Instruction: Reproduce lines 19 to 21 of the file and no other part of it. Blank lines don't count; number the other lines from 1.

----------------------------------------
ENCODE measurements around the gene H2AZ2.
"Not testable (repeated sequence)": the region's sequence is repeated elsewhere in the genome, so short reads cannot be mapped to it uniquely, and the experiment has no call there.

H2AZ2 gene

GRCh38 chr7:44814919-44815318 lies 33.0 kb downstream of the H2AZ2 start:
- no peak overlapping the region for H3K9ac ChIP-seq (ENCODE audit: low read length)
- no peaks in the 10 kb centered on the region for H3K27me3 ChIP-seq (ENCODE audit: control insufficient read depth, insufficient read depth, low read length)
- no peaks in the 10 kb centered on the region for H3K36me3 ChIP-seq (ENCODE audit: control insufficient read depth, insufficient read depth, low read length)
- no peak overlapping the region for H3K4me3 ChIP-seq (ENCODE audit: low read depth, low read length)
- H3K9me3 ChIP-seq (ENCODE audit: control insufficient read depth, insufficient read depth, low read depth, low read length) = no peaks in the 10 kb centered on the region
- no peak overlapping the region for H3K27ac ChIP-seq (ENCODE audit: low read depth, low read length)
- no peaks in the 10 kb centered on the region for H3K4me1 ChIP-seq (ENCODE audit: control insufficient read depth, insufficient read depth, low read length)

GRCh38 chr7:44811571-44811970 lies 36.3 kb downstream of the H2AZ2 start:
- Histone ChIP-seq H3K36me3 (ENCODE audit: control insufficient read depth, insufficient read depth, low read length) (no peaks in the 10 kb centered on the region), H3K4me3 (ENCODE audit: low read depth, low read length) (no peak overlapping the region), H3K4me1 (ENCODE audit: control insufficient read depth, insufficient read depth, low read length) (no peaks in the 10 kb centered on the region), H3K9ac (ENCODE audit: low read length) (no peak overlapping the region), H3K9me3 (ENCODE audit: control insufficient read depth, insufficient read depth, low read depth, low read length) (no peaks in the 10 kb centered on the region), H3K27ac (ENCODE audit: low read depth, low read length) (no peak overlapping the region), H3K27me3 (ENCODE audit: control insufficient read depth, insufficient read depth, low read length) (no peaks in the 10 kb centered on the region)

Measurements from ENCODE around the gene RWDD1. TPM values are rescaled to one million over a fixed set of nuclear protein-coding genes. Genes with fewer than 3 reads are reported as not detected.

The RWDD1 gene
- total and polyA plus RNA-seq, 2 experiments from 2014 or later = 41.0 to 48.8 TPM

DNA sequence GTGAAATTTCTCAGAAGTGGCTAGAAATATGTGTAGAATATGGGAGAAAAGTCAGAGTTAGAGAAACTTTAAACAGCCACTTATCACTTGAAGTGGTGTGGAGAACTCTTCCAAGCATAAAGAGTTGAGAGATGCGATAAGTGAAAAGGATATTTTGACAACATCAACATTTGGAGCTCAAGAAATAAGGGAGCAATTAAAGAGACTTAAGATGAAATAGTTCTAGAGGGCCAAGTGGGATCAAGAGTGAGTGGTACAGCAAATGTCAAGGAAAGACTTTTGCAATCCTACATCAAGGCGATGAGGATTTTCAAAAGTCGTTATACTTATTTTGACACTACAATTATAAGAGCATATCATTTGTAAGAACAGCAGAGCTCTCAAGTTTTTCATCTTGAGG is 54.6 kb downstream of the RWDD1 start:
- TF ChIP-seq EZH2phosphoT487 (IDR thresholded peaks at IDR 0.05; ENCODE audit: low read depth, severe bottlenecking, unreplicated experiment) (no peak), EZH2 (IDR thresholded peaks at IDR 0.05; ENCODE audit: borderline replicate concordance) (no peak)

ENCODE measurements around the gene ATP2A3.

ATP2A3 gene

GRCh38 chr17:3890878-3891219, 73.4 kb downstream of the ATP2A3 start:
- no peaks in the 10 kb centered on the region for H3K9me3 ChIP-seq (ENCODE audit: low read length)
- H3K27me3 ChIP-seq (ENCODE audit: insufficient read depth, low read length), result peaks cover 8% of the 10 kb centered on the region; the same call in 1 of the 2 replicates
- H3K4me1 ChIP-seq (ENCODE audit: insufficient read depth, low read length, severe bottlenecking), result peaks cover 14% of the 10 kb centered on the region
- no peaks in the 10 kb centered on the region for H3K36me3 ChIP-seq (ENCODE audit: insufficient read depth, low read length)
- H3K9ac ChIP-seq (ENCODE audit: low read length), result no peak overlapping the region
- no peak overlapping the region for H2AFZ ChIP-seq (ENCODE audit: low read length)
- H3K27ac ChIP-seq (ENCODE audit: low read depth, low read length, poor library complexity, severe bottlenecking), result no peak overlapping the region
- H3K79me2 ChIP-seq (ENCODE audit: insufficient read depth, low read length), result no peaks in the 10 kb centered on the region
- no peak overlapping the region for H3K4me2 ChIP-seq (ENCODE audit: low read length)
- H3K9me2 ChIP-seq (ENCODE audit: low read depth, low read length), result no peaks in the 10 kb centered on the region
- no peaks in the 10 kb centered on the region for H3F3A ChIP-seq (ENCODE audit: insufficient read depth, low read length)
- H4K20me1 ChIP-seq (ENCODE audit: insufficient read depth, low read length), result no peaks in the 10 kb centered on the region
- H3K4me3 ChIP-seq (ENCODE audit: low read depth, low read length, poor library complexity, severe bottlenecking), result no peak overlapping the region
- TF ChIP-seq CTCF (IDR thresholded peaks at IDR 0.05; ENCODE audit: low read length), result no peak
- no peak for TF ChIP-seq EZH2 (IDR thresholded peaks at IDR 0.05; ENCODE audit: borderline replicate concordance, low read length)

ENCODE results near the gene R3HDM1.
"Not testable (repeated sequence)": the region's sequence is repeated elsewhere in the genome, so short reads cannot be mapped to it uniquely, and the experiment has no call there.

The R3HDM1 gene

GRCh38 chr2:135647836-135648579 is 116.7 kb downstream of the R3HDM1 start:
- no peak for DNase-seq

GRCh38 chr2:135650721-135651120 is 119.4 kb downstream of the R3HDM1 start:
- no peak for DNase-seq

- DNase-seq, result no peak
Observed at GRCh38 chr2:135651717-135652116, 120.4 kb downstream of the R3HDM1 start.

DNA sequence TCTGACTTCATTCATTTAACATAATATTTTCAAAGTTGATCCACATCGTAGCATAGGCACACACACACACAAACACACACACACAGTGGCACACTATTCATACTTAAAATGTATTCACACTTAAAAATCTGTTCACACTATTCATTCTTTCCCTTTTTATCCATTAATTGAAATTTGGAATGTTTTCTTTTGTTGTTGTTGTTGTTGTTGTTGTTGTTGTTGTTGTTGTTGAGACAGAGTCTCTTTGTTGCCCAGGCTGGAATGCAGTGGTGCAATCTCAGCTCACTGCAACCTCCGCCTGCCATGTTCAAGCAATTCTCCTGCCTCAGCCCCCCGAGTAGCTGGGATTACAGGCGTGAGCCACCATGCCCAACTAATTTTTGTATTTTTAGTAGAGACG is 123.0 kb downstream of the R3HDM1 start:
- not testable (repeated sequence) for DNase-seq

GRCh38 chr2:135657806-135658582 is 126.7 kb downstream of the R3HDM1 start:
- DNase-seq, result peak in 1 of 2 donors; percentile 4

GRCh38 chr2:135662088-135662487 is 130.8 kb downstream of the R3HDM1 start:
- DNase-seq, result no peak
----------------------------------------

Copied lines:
ENCODE measurements around the gene ATP2A3.

ATP2A3 gene

GRCh38 chr17:3890878-3891219, 73.4 kb downstream of the ATP2A3 start: